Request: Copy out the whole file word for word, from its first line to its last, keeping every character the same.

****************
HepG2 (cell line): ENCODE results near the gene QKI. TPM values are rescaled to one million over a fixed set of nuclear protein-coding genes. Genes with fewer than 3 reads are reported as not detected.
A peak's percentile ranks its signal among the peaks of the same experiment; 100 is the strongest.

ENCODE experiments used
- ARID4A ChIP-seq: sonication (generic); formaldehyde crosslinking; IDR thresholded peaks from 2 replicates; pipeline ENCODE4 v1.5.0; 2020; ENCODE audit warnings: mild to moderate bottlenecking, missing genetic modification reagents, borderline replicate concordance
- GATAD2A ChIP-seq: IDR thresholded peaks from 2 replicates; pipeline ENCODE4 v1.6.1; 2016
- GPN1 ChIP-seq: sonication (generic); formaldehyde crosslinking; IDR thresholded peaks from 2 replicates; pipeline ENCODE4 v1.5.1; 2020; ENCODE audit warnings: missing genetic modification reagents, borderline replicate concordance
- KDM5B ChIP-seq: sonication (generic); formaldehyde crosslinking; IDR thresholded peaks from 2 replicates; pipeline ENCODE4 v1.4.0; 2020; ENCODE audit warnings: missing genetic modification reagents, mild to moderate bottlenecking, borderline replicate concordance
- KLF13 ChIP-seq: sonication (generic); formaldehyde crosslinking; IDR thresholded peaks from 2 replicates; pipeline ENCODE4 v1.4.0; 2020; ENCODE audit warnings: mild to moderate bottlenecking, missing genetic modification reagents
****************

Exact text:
HepG2 (cell line): ENCODE results near the gene QKI. TPM values are rescaled to one million over a fixed set of nuclear protein-coding genes. Genes with fewer than 3 reads are reported as not detected.
A peak's percentile ranks its signal among the peaks of the same experiment; 100 is the strongest.

ENCODE experiments used
- ARID4A ChIP-seq: sonication (generic); formaldehyde crosslinking; IDR thresholded peaks from 2 replicates; pipeline ENCODE4 v1.5.0; 2020; ENCODE audit warnings: mild to moderate bottlenecking, missing genetic modification reagents, borderline replicate concordance
- GATAD2A ChIP-seq: IDR thresholded peaks from 2 replicates; pipeline ENCODE4 v1.6.1; 2016
- GPN1 ChIP-seq: sonication (generic); formaldehyde crosslinking; IDR thresholded peaks from 2 replicates; pipeline ENCODE4 v1.5.1; 2020; ENCODE audit warnings: missing genetic modification reagents, borderline replicate concordance
- KDM5B ChIP-seq: sonication (generic); formaldehyde crosslinking; IDR thresholded peaks from 2 replicates; pipeline ENCODE4 v1.4.0; 2020; ENCODE audit warnings: missing genetic modification reagents, mild to moderate bottlenecking, borderline replicate concordance
- KLF13 ChIP-seq: sonication (generic); formaldehyde crosslinking; IDR thresholded peaks from 2 replicates; pipeline ENCODE4 v1.4.0; 2020; ENCODE audit warnings: mild to moderate bottlenecking, missing genetic modification reagents